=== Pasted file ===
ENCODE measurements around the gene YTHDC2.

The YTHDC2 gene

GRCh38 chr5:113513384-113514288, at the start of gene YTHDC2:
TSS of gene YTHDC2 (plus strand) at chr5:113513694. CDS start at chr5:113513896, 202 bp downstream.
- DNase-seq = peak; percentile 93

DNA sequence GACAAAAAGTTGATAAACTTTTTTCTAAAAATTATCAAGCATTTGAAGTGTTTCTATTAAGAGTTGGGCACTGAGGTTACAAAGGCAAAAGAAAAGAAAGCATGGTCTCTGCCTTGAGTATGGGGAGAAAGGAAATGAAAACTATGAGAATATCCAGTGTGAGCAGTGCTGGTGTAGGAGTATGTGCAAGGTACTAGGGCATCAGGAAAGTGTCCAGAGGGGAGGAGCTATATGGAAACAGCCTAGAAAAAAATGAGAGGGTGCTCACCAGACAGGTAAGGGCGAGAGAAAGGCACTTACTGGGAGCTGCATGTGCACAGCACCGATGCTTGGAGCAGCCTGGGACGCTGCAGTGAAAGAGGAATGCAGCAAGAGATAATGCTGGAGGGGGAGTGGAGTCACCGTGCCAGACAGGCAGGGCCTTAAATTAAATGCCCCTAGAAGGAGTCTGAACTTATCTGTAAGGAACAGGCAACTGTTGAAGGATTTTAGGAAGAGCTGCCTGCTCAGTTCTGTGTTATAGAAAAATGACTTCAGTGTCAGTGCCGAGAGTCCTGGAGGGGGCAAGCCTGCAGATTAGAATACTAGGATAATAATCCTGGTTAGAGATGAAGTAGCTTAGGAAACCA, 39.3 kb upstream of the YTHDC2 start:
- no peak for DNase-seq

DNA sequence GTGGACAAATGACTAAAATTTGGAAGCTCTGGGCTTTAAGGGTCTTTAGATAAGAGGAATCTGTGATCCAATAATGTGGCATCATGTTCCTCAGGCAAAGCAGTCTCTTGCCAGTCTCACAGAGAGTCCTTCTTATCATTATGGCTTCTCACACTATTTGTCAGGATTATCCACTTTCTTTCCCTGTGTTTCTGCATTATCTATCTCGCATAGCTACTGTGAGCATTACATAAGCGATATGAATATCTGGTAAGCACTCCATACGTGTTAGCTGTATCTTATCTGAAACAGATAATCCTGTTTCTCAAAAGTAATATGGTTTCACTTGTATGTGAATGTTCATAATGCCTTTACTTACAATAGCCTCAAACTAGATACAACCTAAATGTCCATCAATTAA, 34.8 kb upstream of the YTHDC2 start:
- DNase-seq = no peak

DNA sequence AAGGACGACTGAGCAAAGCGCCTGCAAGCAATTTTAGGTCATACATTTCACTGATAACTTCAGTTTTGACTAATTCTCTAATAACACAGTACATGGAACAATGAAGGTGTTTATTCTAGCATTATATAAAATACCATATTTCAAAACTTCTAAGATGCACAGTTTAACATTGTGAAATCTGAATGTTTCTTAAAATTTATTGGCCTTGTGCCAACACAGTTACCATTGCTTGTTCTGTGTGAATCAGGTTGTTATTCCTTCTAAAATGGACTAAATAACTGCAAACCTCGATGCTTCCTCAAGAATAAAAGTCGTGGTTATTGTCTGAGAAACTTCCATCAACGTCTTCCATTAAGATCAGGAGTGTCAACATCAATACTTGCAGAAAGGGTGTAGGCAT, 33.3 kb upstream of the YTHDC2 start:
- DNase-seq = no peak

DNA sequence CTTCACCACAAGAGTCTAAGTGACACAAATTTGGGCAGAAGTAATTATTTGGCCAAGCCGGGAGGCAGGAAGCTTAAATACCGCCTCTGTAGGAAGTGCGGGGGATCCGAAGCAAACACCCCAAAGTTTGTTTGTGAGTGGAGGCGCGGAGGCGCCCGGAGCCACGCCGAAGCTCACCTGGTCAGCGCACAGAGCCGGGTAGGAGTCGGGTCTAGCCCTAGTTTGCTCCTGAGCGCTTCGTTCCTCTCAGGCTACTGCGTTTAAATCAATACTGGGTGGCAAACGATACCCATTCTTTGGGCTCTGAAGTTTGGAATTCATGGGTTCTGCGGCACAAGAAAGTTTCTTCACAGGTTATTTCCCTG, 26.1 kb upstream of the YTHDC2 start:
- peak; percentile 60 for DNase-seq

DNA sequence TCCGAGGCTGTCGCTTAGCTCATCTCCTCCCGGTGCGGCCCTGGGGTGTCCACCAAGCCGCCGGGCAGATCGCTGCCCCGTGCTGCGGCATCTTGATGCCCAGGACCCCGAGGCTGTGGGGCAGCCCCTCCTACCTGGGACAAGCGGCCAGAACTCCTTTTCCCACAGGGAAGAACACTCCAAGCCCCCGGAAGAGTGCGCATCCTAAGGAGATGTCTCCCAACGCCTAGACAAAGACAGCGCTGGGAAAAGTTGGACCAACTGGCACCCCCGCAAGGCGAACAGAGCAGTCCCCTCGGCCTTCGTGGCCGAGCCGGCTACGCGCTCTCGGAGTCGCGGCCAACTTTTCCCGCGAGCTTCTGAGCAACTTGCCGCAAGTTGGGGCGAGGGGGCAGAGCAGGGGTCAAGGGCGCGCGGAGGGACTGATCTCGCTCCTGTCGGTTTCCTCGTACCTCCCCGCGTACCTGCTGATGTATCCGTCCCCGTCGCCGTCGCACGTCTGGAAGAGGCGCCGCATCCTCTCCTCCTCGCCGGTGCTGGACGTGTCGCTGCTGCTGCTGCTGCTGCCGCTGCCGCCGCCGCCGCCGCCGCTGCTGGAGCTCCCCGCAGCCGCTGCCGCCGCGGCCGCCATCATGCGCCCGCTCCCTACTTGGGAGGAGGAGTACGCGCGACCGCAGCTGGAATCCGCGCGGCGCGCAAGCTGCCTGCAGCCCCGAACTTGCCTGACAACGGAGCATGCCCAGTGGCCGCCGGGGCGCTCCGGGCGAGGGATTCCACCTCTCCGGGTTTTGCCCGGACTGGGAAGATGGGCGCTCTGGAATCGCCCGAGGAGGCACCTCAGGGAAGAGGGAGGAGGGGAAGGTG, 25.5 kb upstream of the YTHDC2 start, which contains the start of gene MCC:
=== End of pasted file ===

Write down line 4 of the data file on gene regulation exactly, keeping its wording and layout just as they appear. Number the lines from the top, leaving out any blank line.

TSS of gene YTHDC2 (plus strand) at chr5:113513694. CDS start at chr5:113513896, 202 bp downstream.